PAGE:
The TIDE does not ebb

An intern leaps for joy on the TIDE Project. Photo: DS Johnson

An intern leaps for joy on the TIDE Project. Photo: DS Johnson

It’s official: The TIDE Project has been re-funded by the National Science Foundation until 2016.

The TIDE Project will continue its fertilization experiments to look at the effect of chronic nutrient enrichment of salt marshes. We will focus on our most compelling finding to date: nutrients can lead to marsh loss. This result is compelling because while scientists have identified a number of causes of marsh loss, nutrients had never been identified until now. In that vein, we will focus on three major questions going forward:

The author contemplates, what's causing the marsh to fall apart? What will it look like in the future? How will that affect marsh benefits to humans?

The author contemplates, what’s causing the marsh to fall apart? What will it look like in the future? How will that affect marsh benefits to humans? Photo: Konner Lockfield

1) What are the biological mechanisms leading to marsh loss?
We hypothesize that changes in microbial activity (leading to increased decomposition) and reductions in root biomass have led to less cohesive creek banks, thus making them susceptible to physical forces and slumping. We will test our biological hypotheses to understand how nutrients can lead to marsh loss.

2) How does marsh loss affect ecosystem services?
All ecosystems provide benefits to humans and those benefits are called ‘ecosystem services’ by scientists. Two services provided by marshes include fisheries support and pollution control (i.e., nutrient removal). We will test the hypothesis that marsh loss reduces marsh ecosystem services by reducing the ability of the marsh to produce forage fish (the mummichog Fundulus heteroclitus) and to remove nutrients. 

3) What is the eventual shape of the marsh with chronic nutrient enrichment?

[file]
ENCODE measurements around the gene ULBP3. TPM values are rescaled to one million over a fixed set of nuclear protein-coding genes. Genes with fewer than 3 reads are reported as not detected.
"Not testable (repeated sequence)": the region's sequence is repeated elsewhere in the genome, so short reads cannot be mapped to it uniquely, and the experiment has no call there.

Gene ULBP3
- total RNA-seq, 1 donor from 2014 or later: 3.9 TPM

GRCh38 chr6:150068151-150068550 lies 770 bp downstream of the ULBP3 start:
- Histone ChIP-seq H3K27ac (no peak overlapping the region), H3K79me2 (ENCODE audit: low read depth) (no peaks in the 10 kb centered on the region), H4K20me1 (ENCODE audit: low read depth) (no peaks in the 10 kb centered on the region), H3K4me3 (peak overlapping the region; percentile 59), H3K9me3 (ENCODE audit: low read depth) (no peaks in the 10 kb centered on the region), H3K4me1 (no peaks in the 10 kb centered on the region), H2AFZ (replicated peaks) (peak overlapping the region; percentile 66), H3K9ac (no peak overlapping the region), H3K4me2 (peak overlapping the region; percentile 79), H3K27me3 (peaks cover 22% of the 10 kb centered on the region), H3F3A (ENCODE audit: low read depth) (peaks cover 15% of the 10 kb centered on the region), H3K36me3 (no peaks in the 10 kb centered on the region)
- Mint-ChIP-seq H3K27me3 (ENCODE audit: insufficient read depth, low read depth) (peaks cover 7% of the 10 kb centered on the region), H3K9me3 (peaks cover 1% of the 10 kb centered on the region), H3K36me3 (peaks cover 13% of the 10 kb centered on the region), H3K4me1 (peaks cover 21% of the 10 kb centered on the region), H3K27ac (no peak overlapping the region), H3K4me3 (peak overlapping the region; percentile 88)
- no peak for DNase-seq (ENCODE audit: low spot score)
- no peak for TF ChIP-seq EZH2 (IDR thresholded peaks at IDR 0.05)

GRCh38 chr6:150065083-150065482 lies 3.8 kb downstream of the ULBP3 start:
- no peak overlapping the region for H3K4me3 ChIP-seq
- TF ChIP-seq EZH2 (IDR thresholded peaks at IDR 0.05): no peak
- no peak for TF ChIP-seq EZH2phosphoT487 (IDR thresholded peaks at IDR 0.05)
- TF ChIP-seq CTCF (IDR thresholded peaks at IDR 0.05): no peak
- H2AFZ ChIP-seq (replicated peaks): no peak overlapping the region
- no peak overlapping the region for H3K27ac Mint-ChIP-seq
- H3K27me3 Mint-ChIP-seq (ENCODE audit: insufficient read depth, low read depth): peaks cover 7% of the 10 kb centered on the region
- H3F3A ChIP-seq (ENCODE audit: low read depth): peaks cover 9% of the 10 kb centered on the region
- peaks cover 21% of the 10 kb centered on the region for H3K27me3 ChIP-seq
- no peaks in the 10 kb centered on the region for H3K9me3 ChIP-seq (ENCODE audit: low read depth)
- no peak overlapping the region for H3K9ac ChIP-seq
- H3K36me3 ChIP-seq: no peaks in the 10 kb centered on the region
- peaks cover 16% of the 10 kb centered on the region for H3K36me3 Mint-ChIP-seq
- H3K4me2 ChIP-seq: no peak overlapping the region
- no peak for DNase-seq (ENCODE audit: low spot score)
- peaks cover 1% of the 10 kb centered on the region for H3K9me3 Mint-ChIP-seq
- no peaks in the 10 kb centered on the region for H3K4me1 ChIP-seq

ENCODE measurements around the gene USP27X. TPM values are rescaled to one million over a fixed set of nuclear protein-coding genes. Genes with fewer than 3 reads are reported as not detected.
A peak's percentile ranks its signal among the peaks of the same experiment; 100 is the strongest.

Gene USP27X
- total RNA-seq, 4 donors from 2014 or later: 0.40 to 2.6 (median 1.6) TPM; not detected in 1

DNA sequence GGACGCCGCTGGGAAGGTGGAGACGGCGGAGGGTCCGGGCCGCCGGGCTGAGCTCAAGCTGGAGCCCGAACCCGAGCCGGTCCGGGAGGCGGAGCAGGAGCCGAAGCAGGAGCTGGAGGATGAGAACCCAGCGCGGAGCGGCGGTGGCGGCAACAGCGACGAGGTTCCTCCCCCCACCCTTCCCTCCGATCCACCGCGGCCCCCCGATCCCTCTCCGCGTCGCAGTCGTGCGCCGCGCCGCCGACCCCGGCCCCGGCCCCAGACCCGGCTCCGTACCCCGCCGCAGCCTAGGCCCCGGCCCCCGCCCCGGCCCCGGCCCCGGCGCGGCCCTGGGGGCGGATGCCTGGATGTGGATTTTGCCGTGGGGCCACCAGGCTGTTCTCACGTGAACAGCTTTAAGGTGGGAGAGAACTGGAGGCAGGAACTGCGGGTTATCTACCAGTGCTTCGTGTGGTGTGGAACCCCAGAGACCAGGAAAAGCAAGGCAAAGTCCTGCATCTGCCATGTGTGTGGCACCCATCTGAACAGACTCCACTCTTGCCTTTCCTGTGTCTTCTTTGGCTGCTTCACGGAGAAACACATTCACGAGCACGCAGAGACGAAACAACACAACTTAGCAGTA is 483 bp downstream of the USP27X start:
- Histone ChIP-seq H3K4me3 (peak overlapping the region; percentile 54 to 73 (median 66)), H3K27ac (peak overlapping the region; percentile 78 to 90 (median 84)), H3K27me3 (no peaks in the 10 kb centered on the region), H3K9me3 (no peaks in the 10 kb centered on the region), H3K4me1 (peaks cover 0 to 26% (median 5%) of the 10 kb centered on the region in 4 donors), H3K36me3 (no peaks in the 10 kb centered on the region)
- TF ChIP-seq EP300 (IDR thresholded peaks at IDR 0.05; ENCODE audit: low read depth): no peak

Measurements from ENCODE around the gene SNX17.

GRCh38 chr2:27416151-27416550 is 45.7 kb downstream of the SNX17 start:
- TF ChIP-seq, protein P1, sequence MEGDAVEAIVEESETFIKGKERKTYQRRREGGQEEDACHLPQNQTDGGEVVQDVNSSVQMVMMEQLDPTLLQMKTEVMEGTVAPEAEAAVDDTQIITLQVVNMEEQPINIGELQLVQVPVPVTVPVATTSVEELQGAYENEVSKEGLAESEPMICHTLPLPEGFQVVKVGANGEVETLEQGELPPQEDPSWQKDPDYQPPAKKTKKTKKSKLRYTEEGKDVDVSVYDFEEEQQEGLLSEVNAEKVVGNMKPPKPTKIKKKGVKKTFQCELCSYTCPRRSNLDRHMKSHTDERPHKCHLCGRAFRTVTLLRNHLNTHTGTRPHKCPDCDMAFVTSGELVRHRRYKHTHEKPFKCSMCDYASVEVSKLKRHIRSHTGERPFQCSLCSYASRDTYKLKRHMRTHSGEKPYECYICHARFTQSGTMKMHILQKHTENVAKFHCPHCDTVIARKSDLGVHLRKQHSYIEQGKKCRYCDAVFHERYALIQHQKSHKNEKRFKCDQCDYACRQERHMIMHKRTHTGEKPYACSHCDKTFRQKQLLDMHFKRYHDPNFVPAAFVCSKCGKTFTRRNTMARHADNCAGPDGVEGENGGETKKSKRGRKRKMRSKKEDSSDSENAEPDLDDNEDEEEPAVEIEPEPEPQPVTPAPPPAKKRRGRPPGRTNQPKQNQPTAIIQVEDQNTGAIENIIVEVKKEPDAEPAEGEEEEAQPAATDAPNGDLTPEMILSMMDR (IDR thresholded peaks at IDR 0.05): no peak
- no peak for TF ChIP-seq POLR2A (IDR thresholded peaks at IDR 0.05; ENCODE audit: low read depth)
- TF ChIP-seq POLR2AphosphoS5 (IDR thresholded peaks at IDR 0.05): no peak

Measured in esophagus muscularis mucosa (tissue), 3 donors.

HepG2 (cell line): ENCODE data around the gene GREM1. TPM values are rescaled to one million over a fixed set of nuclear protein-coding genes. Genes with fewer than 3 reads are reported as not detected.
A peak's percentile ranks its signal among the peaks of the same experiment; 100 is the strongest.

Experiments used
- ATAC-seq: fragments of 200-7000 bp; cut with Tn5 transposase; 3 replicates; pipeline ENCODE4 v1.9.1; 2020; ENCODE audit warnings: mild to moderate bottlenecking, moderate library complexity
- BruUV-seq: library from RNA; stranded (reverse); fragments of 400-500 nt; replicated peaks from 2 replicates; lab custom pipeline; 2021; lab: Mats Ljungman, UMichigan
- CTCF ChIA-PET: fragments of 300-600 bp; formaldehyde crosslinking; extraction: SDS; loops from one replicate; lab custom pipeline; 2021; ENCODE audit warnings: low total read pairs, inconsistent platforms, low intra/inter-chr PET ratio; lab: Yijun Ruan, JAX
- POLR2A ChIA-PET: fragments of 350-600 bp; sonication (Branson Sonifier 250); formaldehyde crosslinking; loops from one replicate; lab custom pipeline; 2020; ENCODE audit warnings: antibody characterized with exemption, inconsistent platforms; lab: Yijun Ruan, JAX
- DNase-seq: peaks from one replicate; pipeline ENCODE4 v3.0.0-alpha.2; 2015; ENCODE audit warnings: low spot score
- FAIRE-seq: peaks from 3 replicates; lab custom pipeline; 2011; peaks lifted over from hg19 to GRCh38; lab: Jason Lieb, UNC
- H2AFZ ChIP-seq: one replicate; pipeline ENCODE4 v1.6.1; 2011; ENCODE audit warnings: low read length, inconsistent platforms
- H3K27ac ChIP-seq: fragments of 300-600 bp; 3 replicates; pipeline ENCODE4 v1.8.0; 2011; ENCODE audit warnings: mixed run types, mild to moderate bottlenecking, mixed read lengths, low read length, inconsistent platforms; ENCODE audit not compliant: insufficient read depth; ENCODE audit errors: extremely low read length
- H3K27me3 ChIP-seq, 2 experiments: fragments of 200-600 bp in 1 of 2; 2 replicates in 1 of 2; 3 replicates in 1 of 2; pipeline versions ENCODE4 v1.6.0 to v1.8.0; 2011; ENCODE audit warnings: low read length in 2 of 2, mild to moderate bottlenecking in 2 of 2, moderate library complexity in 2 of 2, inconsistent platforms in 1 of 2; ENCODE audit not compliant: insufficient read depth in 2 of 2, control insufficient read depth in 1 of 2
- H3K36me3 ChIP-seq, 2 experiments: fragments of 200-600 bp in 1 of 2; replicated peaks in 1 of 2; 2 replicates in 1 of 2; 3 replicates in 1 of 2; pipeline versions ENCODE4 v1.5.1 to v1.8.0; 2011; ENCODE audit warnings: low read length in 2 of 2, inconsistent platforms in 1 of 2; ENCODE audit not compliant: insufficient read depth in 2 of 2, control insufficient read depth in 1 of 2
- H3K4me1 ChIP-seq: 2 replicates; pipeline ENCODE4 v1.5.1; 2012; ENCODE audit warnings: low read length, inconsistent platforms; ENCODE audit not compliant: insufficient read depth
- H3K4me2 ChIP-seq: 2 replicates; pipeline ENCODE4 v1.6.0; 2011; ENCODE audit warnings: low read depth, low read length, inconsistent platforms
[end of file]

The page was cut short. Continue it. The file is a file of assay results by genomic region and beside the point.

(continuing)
What we have seen in the short-term is marsh loss that has led to sharp scarps (walls) which can affect a number of marsh functions (and in turn marsh services). It is unknown, however, if the marsh edge will continue to erode or stabilize in a different configuration (say, a low sloping edge). We will monitor changes in the geomorphology of the tidal creeks to predict the trajectory of these changes. 

Collectively, the TIDE Project will answer interesting scientific questions while simultaneously addressing the critically important issue of the loss of marshes and the benefits they provide to humans (storm protection, pollution control, fisheries production, beauty).

The TIDE Project is led by Dr. Linda Deegan of the Marine Biological Laboratory (MBL). The team includes Dr. Sergio Fagherazzi (Boston University), Dr. Jen Bowen (UMASS-Boston), Dr. Tom Mozdzer (Bryn Mawr), Dr. Bruce Peterson (MBL), Dr. Anne Giblin (MBL), Dr. Jimmy Nelson (MBL) and Dr. David Johnson (MBL).

Like the salt marsh itself, the TIDE Project has been productive hosting almost 150 scientists, 70% of which have been young scientists, publishing over 40 scientific articles, and contributing to numerous outreach activities. We look forward to another set of productive years. 

Thank you to the readers for all of your support. To learn more about the TIDE Project, go to our project site:

David Samuel Johnson is a scientist at the Marine Biological Laboratory and loves spineless animals.


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